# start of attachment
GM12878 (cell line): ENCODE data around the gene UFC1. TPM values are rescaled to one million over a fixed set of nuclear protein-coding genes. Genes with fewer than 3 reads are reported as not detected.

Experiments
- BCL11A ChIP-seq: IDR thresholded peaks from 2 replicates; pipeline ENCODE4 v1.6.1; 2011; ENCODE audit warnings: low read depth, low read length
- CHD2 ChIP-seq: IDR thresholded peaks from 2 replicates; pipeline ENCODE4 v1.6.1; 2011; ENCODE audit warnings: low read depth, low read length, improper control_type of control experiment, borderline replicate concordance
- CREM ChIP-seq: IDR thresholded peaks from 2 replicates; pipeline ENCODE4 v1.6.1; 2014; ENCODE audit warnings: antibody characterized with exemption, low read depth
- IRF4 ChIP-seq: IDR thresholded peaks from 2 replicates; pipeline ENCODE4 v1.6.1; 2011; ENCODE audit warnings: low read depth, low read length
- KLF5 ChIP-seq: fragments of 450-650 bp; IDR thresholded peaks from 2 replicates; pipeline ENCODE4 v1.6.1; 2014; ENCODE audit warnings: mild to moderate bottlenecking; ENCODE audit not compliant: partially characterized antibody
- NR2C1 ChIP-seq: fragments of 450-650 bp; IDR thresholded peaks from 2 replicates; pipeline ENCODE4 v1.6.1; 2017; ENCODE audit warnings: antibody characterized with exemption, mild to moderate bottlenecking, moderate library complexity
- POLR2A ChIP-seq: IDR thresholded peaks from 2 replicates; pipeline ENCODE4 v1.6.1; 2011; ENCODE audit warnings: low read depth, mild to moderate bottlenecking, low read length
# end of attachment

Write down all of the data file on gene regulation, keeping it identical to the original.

GM12878 (cell line): ENCODE data around the gene UFC1. TPM values are rescaled to one million over a fixed set of nuclear protein-coding genes. Genes with fewer than 3 reads are reported as not detected.

Experiments
- BCL11A ChIP-seq: IDR thresholded peaks from 2 replicates; pipeline ENCODE4 v1.6.1; 2011; ENCODE audit warnings: low read depth, low read length
- CHD2 ChIP-seq: IDR thresholded peaks from 2 replicates; pipeline ENCODE4 v1.6.1; 2011; ENCODE audit warnings: low read depth, low read length, improper control_type of control experiment, borderline replicate concordance
- CREM ChIP-seq: IDR thresholded peaks from 2 replicates; pipeline ENCODE4 v1.6.1; 2014; ENCODE audit warnings: antibody characterized with exemption, low read depth
- IRF4 ChIP-seq: IDR thresholded peaks from 2 replicates; pipeline ENCODE4 v1.6.1; 2011; ENCODE audit warnings: low read depth, low read length
- KLF5 ChIP-seq: fragments of 450-650 bp; IDR thresholded peaks from 2 replicates; pipeline ENCODE4 v1.6.1; 2014; ENCODE audit warnings: mild to moderate bottlenecking; ENCODE audit not compliant: partially characterized antibody
- NR2C1 ChIP-seq: fragments of 450-650 bp; IDR thresholded peaks from 2 replicates; pipeline ENCODE4 v1.6.1; 2017; ENCODE audit warnings: antibody characterized with exemption, mild to moderate bottlenecking, moderate library complexity
- POLR2A ChIP-seq: IDR thresholded peaks from 2 replicates; pipeline ENCODE4 v1.6.1; 2011; ENCODE audit warnings: low read depth, mild to moderate bottlenecking, low read length